Why quantity isn't the same as quality
In Lord Young's recent report on small firms he suggested that if we had the same start-up rate as the United States, the UK would have an extra 900,000 businesses. That would bring the UK's enterprise population - 99 per cent of whom are small and medium sized businesses - to about 5.5 million businesses.
The conventional wisdom is that if you have more businesses this adds to the vibrancy of the UK enterprise population. More is better because it creates jobs, potentially increases innovation and goes on to increase competition.
It would be churlish to deny that some new firms are important to economic development. Just think of Facebook or Google. Such businesses, though, are not the typical start-up. The truth is that very many new firms are 'me, myself and I' businesses that simply compete - mostly along the same lines - with other existing businesses in their sector. They also often don't hang around long enough.
This is important because it is easy to look at the short term job creation advantages of new firms but ignore the long term impacts. In the short term, what you see is a new firm boosts employment. That looks great. But what you have to factor in is that very many new businesses are likely to fail.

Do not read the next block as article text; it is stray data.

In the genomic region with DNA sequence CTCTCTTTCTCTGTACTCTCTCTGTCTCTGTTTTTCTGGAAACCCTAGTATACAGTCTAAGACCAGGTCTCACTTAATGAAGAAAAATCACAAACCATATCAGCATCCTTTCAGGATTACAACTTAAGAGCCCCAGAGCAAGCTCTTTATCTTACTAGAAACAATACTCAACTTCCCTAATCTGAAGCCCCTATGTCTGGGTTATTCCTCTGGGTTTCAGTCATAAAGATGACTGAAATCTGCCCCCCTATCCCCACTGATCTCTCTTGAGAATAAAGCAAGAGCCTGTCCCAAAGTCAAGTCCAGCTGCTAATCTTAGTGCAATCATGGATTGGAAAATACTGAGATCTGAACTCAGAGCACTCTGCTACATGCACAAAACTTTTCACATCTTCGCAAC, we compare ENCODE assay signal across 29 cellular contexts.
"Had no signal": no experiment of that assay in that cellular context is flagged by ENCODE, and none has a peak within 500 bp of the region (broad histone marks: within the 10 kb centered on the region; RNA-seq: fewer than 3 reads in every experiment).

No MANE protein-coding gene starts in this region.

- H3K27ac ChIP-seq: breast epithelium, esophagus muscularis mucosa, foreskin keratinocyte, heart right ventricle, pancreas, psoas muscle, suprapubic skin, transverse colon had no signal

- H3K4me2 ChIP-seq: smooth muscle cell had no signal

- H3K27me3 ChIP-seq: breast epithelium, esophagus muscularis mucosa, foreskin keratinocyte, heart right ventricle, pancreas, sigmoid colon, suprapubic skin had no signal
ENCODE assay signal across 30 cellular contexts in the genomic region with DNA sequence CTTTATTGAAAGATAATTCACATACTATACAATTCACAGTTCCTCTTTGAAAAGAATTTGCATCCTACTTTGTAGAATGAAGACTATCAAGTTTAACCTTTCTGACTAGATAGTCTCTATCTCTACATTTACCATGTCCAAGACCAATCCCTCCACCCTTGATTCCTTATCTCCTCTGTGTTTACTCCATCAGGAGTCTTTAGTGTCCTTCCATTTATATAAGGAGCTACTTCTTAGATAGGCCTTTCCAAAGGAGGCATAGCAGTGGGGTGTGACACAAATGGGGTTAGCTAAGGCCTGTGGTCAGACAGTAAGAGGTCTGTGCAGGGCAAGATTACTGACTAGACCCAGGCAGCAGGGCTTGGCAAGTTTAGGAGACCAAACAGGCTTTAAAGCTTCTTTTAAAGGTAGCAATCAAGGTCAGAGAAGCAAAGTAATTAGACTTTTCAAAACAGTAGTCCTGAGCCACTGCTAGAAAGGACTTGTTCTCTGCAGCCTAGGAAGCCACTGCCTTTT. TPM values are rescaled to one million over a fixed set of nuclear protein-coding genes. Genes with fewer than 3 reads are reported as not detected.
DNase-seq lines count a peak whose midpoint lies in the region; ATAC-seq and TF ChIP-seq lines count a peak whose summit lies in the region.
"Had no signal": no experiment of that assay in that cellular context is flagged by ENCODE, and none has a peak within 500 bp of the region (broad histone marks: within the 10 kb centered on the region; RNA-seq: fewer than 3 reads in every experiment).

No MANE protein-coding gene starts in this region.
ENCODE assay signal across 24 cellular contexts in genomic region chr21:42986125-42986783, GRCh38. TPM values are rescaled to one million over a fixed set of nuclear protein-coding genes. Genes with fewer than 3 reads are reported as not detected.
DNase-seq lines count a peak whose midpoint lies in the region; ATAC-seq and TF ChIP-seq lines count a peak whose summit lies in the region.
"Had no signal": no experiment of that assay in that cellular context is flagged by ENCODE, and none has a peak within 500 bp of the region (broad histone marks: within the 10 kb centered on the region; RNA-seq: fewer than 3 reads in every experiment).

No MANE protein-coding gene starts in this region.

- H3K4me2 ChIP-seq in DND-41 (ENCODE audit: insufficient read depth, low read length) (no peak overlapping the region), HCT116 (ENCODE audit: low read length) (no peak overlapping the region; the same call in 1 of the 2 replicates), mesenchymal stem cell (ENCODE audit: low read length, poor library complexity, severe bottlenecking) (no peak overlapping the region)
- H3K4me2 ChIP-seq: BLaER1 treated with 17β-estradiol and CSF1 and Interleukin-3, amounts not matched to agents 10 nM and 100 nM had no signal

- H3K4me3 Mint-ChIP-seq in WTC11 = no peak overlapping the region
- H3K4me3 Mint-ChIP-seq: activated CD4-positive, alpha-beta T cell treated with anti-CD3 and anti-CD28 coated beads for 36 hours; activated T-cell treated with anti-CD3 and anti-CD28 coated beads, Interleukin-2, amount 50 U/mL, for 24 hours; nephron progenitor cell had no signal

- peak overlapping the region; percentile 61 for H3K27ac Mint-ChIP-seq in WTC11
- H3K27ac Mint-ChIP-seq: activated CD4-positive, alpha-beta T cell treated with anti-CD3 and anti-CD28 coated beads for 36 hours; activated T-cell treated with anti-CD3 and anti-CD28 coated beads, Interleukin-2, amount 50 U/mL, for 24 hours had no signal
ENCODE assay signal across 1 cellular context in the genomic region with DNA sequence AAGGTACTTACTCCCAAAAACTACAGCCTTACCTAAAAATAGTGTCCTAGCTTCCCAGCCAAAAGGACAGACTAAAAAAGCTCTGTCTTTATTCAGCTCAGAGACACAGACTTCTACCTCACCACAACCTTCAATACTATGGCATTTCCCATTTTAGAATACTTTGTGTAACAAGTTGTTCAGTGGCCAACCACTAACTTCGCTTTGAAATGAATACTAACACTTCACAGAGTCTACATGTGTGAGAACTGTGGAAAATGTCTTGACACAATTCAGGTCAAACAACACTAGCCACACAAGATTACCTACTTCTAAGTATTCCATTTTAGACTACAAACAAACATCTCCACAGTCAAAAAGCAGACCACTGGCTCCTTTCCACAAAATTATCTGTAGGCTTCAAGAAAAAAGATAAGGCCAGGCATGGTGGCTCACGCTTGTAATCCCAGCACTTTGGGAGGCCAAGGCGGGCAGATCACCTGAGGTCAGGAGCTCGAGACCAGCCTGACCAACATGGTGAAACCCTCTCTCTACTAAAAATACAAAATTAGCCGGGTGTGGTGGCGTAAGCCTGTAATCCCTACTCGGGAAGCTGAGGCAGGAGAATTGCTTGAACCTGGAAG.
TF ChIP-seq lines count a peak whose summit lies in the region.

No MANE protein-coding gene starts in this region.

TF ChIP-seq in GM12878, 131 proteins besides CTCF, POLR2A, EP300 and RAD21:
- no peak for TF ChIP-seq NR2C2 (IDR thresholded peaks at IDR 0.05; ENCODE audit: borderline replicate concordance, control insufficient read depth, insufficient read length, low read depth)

Our best estimates suggest that about 40 to 50 per cent of businesses are likely to fail by their fifth year. Over the long term, what you see is that new firms create jobs but they are also the most likely source of job losses. What this translates out to is a lot of churn but not necessarily much in the way of economic development.
What an economy needs are growing businesses. That is perhaps the best way to increase total jobs in the economy. Our track record, like that of the Europeans, shows that if you compare us to the US what you find is that the US is a better place for growing businesses.
A study by Bartlesman et al (2005) showed that US new firms actually started smaller than EU businesses but, crucially, went on to grow more strongly than EU businesses. In the UK, of course, we have had some successes (e.g. Codemasters, Autonomy) but not that many and certainly not at the level of the US. Is this because there are too 'few' start-ups or is it because businesses are not growing?
I would say that the answer can be seen by looking at the shape of the enterprise populations of two other OECD countries.
One is New Zealand. It is a great place. It certainly has better weather than us. It also regularly tops the World Bank's league table as being one of the easiest places in the world to set up a business. As a consequence, there are heaps of start-ups there. We, however, don't typically compare ourselves with New Zealand.
The other OECD country is the US. What distinguishes the UK and the US is not the suggested differences in start-up rates. Instead, it is that the US has proportionately more large sized businesses than other OECD countries.
Even in Europe, Germany has more medium-sized businesses (50-249 employees) than we do in the UK.
My argument then is that the deficit the UK faces is not in terms of start-ups but in getting our existing businesses to grow.